So what about the alternative? Also on the Today programme, John McDonnell tried to make his case that the real political choice ignored by Hammond was to borrow (and tax) more to invest in the economy. But after he failed to remember national debt interest figures on Daily Politics yesterday, Mishal Hussain pressed him and he replied he didn’t need the stats in his head because “that is why we have iPads and advisers etc”. He hit back at the BBC’s “trite form of journalism”.
2. THE WAGES OF THIN
On BBC Breakfast, Hammond was confronted with the case of 33-year-old nurse Lucy who is thinking of strike action because years of real terms pay cuts mean she can’t plan her finances or buy a home. Yesterday the Chancellor said ‘nurses deserve our deepest gratitude’, but this morning he was in full Hambot mode. “Let me tell you the facts: last year nurses on average received pay rises of thir..three point three per cent across the board.” It sounded like 33.3% at first (that really would have been gaffetastic), but even that 3.3% claim will hardly win round NHS staff who suspect his promised pay rise won’t be above inflation. Other public sector workers had nothing to cheer at all yesterday (and don’t forget more than half of them are not covered by pay review bodies).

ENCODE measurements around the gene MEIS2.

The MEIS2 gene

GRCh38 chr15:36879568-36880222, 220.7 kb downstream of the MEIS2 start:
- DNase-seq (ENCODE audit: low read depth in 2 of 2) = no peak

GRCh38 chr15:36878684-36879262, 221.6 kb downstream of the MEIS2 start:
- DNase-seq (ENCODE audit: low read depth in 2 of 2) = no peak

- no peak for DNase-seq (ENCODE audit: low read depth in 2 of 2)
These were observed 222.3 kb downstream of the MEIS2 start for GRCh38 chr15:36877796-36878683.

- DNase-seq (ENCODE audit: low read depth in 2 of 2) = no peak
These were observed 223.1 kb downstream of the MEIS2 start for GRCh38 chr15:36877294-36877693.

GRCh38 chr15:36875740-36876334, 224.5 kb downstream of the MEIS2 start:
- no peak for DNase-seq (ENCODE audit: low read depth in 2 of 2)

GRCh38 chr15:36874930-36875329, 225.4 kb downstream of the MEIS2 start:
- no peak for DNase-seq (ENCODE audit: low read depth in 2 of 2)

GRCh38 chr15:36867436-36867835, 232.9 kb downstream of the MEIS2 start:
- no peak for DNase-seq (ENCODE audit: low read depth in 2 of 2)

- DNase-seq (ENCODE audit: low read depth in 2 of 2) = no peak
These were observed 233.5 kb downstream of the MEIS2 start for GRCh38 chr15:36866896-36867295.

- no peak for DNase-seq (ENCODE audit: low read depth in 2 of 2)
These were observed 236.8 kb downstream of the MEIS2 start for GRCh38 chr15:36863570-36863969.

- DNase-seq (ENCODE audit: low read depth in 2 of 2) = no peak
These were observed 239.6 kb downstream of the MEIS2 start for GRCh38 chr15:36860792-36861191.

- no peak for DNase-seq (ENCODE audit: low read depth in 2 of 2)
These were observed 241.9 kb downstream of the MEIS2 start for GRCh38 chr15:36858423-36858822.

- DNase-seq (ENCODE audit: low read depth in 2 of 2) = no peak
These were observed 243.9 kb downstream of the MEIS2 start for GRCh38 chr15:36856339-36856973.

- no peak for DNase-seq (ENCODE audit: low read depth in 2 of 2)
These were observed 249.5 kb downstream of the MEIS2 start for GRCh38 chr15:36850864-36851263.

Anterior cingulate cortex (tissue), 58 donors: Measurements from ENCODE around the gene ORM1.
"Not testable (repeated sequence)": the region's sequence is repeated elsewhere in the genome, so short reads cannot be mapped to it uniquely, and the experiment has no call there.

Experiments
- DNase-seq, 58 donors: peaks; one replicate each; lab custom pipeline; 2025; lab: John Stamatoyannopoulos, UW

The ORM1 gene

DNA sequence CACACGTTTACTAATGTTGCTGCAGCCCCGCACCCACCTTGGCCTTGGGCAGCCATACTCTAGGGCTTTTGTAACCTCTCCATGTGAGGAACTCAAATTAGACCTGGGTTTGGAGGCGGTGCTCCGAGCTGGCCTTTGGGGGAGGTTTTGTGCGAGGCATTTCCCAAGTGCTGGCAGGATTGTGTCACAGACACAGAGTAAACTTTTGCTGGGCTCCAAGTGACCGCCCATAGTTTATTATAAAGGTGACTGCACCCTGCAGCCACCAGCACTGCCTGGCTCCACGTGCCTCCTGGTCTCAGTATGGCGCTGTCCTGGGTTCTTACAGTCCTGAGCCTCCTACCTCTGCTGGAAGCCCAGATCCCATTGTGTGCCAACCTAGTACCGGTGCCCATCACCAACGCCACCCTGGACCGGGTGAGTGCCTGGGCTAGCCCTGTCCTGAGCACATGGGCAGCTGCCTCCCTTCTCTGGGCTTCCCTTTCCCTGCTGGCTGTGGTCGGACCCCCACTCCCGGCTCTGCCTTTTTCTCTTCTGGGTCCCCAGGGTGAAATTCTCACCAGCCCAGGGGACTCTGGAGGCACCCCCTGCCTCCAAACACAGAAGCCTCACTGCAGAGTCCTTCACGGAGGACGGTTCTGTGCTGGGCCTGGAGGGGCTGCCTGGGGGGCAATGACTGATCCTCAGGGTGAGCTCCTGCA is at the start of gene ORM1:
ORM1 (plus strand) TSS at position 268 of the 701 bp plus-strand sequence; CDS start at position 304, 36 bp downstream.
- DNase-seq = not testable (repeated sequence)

And wages elsewhere are a real worry after the Budget forecasts. The Resolution Foundation (which wins the race with the IFS to get its analysis out first) this morning published an overnight verdict that the UK faces a record 17 years of pay stagnation. Wages won’t return to 2007 levels until 2025, they say, with the longest fall in living standards since records began. Hammond hit back today by pointing out that the national mimimum wage was going up by more than inflation next year. What he didn’t say was that Osborne’s much-trumpeted plan to get the ‘national living wage’ to £9 an hour by 2020 had been derailed by the weak economy.